PHOTOS: Where 227 kids were 'sacrificed to stop bad weather'

Archaeologists found 227 bodies of children near the city of Trujillo, Peru. Photo: Courtesy.

Archaeologists have discovered the bodies of 227 kids at what they believed is the largest child sacrificial site ever recorded.

It's believed the youngsters were killed as part of a ritual to honour gods and stop bad weather in Trujillo, Peru.

The children, aged between four and 14, were killed approximately up to 1,400 years ago and buried in a mass grave in Huanchaco, northern Peru.

Pictures released by the experts show some of the skeletons have skin, hair and were wearing silver earmuffs.

Archaeologist Feren Castillo told AFP: "We are the largest place where remains of sacrificed children have been found. There is no other.

"They were sacrificed to appease the El Niño phenomenon, we have found more evidence of rainfall in the findings."

Experts believed they were killed with the aim of opening rib cages and extracting their hearts. Photo: Courtesy.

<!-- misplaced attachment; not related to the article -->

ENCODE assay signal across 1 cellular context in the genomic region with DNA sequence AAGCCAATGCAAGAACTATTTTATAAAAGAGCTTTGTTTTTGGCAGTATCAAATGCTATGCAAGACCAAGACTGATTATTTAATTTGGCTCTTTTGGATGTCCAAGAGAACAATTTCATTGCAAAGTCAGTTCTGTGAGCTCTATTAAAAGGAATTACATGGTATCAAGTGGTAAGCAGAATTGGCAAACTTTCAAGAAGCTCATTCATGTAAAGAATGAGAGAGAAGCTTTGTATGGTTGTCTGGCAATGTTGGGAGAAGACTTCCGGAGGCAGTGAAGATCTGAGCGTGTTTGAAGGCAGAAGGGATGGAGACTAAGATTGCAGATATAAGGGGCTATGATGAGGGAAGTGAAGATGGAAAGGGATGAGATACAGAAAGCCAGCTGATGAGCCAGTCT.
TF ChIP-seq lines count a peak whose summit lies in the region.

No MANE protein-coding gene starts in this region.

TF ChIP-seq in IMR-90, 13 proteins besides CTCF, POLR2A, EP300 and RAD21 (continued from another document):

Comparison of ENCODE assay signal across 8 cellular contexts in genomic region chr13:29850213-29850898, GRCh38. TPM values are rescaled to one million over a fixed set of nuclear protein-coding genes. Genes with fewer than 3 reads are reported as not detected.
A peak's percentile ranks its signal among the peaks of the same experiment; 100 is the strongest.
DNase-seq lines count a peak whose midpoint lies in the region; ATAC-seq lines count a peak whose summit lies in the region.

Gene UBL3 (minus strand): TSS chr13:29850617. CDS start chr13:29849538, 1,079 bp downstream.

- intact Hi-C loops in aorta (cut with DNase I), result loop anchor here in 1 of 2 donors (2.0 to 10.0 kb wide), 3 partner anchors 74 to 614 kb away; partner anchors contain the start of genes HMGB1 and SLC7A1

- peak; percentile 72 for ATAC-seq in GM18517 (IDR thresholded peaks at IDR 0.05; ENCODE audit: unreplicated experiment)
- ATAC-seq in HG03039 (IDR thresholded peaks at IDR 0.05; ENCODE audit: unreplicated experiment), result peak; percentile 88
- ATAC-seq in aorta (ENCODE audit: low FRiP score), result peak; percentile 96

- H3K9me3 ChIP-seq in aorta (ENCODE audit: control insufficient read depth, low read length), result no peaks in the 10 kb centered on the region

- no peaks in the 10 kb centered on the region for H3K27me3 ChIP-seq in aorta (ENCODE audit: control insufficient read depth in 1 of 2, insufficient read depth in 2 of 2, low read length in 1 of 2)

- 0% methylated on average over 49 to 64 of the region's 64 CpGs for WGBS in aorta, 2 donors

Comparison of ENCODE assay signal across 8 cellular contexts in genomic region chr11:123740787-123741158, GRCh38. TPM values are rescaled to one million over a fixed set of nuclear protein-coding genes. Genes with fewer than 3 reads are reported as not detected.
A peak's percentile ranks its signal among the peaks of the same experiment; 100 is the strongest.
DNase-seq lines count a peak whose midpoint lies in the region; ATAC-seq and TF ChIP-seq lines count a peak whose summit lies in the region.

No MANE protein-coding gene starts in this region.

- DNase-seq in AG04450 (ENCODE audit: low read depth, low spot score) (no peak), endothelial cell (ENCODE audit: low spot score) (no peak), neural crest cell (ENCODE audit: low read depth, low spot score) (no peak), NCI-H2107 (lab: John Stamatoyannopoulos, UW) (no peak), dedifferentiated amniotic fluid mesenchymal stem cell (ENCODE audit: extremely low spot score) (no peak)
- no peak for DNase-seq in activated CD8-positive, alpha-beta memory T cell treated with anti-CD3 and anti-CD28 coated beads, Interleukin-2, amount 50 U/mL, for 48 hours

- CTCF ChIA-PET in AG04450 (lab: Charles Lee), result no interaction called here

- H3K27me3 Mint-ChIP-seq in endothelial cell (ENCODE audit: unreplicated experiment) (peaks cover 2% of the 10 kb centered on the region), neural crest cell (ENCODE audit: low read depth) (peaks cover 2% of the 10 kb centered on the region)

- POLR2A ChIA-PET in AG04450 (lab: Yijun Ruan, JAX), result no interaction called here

The theory was almost certain given that the children were found buried in a position facing the sea.

Archaeologist Gabriel Prieto added that all children were found with their breastbones 'cut with the aim of possibly opening the rib cage and extracting their hearts'.

The team has been excavating at the Hunchaquito Las llamas site, which is near Trujillo, since 2011.

This is not the first time they have found a mass grave with a large number of children skeletons.

"From 2014 to 2016, we found a total of 140 children and approximately 200 llamas at this sacrificial site," he added.

The Chimú culture, which was developed between the 10th and 15th centuries of our era, regularly used child sacrifices as a spiritual ritual.

The children were killed to please the gods and to stop bad weather. Photo: Courtesy.

 


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